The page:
(This is the first question that pops up in their mind, so it is important that you give them a reason. Be sure to do this without pointing fingers at your spouse or arguing in front of your children.) Click here for more tips on talking to children about divorce.
Children in Middle or High School – Common psychological effects of divorce on children of this age might consist of fantasizing about their parents getting back together or even the use of drugs and alcohol to cover up the pain they’re experiencing at home.
Be on the lookout for withdrawal from their friends, family or activities. This antisocial behavior is one of the most common psychological effects of divorce on children. Look for things like fighting, bullying other children, cheating, lying, stealing, and running away.
When parents go through a divorce, they tend to focus on their own immediate concerns, instead of focusing on their children because they quickly get caught up in the ‘rollercoaster’ of divorce.
As a result, parents give their children less attention, discipline and affection, but also MORE responsibilities…and MORE PRESSURE without even realizing it! This often leads to children becoming defiant and argumentative when they normally are not.
One of the less common psychological effects of divorce on children is when the child takes on the role of becoming the “caretaker” by comforting the parent, holding them (and their siblings) ‘together’ and managing household chores and responsibilities.
These children become angry because they feel like they’re trapped by the parent's demands, robbed of their separate identity and denied the care-free lifestyle of a child.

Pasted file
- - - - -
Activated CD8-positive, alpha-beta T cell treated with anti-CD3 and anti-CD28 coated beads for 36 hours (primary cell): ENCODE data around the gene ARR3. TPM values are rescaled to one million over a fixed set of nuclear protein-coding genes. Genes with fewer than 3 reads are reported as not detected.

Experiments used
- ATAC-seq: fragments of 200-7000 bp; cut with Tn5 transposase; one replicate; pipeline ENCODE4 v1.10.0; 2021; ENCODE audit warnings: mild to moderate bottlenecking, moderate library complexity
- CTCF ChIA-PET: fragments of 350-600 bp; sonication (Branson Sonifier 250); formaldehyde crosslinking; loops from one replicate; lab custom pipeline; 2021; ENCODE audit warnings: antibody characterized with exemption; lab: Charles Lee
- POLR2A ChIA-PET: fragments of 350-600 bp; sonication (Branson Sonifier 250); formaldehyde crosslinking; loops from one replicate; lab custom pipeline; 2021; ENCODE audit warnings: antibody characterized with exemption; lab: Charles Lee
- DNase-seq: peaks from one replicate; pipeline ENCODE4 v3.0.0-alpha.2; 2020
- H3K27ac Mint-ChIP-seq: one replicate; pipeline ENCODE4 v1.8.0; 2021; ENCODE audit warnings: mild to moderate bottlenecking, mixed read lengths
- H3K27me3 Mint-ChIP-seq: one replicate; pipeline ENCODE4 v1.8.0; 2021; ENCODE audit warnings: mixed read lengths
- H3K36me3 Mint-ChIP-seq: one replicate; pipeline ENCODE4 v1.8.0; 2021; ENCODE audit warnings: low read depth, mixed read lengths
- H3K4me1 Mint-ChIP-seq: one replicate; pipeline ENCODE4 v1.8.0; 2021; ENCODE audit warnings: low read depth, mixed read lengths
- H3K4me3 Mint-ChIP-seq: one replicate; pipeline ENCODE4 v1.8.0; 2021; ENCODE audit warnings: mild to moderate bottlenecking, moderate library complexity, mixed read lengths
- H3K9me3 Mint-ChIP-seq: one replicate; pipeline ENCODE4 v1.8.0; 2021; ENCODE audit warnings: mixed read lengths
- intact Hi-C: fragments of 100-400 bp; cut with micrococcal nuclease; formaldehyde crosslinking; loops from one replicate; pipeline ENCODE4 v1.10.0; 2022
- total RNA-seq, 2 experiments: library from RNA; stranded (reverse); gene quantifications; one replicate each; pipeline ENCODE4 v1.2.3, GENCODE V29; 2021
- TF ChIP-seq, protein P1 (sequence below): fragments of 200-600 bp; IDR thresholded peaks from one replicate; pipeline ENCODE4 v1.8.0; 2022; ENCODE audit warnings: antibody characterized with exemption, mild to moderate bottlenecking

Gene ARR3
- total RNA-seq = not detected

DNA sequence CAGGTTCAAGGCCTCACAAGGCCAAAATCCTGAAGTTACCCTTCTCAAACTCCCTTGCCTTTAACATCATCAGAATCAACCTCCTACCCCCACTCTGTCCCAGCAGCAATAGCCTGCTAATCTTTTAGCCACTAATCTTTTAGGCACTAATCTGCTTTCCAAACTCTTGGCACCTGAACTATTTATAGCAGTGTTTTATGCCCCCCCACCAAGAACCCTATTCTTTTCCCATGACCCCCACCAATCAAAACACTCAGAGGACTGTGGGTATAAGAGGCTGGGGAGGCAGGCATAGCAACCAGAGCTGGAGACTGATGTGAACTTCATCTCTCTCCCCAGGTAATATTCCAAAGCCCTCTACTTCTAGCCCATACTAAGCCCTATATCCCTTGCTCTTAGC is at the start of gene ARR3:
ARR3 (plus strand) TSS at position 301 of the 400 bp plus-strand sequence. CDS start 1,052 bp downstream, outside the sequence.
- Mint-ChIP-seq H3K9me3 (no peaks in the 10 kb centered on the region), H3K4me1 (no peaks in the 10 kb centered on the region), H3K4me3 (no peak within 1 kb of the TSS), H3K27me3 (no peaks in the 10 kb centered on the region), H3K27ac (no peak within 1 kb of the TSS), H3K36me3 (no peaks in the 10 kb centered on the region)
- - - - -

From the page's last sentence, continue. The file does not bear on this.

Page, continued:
Do your child a favor and don’t put this kind of added pressure on them. You and your spouse are their role models. Let them be a kid without the added pressure of an emotionally unstable parent abandoning everyday responsibilities.
Remember, your children are depending on YOU to stay strong and remain focused on their needs. If you don’t, you’ll make this more traumatizing for them and they will pay for it for the rest of their lives. If you don’t believe me, read these 18 shocking statistics about divorce and children.
At the very least...
If you want to minimize the psychological effects of divorce on your children, you and your spouse must attempt to meet their basic needs at all times. Children need to be nurtured and cared for by both mother and father.
You and your spouse, regardless of geography or “new loves”, must remain involved in your sons or daughters lives if you want to avoid the most serious psychological effects of divorce on children.
And finally, no matter what you do, NEVER use your children as ‘pawns’ during or after your divorce. To avoid some of the most severe psychological effects of divorce on children, NEVER ask them to choose between you and your ex spouse.
If you are trying to save your marriage, don't give up hope just yet. I know what you're going through because I've been there myself, suffering 27 years in a miserable, bad marriage. Today we are still married over 36 years - and my wife hasn't changed one bit.